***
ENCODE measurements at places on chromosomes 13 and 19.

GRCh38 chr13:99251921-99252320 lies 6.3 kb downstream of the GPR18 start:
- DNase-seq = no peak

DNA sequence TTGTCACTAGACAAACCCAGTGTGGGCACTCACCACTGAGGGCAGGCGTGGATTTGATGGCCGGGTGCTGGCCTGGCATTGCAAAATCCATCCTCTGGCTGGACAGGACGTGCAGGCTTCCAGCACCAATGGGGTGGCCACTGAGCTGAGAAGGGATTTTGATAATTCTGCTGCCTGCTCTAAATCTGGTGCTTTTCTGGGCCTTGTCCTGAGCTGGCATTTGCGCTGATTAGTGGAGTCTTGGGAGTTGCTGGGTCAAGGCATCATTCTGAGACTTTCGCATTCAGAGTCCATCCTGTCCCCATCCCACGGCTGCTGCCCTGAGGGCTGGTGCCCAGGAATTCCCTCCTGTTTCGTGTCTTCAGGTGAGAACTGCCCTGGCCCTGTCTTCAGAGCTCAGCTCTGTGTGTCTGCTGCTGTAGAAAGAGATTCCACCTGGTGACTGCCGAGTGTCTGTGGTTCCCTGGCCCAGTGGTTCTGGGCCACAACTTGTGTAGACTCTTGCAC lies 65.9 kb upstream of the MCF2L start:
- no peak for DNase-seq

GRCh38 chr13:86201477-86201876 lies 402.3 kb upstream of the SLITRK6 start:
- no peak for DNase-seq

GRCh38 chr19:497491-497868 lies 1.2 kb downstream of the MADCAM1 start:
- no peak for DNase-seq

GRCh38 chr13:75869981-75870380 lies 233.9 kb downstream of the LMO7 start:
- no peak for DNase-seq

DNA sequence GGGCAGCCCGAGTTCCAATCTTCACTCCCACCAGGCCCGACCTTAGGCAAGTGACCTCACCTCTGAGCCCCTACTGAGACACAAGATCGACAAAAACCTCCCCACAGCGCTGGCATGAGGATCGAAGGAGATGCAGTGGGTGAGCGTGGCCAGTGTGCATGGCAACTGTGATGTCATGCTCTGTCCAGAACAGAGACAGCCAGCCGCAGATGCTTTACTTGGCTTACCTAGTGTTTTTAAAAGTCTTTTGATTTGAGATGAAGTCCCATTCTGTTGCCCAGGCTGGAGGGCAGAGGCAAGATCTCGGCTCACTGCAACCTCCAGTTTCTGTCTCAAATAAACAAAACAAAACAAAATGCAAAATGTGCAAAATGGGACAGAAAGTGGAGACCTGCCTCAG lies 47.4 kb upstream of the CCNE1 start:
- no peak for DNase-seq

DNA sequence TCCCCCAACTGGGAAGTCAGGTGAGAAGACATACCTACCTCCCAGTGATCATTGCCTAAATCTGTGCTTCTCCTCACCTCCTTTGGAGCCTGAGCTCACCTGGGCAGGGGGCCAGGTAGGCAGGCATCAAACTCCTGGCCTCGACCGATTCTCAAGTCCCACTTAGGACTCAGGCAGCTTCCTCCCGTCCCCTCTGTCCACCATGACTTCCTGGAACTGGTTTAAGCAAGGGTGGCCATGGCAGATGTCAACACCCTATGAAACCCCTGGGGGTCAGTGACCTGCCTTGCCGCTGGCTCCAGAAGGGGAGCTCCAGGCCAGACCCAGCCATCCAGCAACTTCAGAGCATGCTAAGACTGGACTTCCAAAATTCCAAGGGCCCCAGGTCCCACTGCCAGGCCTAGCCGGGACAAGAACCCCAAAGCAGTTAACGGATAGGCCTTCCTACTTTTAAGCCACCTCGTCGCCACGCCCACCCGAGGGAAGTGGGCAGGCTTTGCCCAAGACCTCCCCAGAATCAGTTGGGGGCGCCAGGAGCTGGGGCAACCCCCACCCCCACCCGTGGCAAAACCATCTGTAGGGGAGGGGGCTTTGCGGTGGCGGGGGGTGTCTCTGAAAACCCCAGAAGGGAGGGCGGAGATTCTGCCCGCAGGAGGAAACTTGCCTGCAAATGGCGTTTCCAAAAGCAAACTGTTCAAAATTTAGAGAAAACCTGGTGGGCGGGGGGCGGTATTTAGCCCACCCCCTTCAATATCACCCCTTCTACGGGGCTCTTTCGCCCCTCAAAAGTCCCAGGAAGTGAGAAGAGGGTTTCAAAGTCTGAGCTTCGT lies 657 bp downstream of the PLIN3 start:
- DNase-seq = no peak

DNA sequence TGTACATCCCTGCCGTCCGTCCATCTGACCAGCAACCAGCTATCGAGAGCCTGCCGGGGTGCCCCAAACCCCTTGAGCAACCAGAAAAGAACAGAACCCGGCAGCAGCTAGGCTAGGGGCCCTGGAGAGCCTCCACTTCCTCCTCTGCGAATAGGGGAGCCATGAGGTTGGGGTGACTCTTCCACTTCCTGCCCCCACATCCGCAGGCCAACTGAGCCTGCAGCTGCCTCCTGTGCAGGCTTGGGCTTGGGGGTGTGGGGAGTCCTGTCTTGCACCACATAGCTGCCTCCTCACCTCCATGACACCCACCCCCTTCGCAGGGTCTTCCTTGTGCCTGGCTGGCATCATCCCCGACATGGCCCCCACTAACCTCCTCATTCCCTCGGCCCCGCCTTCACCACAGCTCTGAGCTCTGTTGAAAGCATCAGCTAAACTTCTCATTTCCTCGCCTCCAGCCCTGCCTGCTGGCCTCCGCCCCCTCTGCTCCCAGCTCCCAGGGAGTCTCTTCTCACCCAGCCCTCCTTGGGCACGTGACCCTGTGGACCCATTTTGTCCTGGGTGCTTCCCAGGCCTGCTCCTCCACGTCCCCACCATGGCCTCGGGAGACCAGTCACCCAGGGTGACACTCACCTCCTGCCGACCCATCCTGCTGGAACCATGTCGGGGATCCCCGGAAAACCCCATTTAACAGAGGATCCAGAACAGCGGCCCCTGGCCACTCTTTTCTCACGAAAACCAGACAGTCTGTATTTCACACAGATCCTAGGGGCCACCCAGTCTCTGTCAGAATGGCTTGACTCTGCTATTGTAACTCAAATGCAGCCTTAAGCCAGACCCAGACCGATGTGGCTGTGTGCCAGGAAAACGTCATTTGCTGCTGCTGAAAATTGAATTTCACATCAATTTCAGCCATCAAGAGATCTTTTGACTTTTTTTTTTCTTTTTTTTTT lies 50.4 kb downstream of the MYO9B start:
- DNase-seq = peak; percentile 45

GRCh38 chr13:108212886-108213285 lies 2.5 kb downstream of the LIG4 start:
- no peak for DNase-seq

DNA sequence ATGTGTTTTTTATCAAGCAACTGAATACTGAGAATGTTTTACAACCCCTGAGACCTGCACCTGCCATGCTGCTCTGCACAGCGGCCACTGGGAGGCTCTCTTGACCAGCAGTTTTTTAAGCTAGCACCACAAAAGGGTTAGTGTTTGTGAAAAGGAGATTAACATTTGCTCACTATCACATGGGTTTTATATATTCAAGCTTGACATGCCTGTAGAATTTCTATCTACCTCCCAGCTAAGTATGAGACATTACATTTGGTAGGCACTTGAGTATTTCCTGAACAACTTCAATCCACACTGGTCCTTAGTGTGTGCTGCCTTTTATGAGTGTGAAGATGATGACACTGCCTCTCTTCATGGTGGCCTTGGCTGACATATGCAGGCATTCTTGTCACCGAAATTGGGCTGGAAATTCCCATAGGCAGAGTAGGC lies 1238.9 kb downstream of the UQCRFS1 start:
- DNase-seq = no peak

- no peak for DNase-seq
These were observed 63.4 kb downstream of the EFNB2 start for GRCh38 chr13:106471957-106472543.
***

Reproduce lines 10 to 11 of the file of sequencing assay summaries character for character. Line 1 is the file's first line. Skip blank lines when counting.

GRCh38 chr13:75869981-75870380 lies 233.9 kb downstream of the LMO7 start:
- no peak for DNase-seq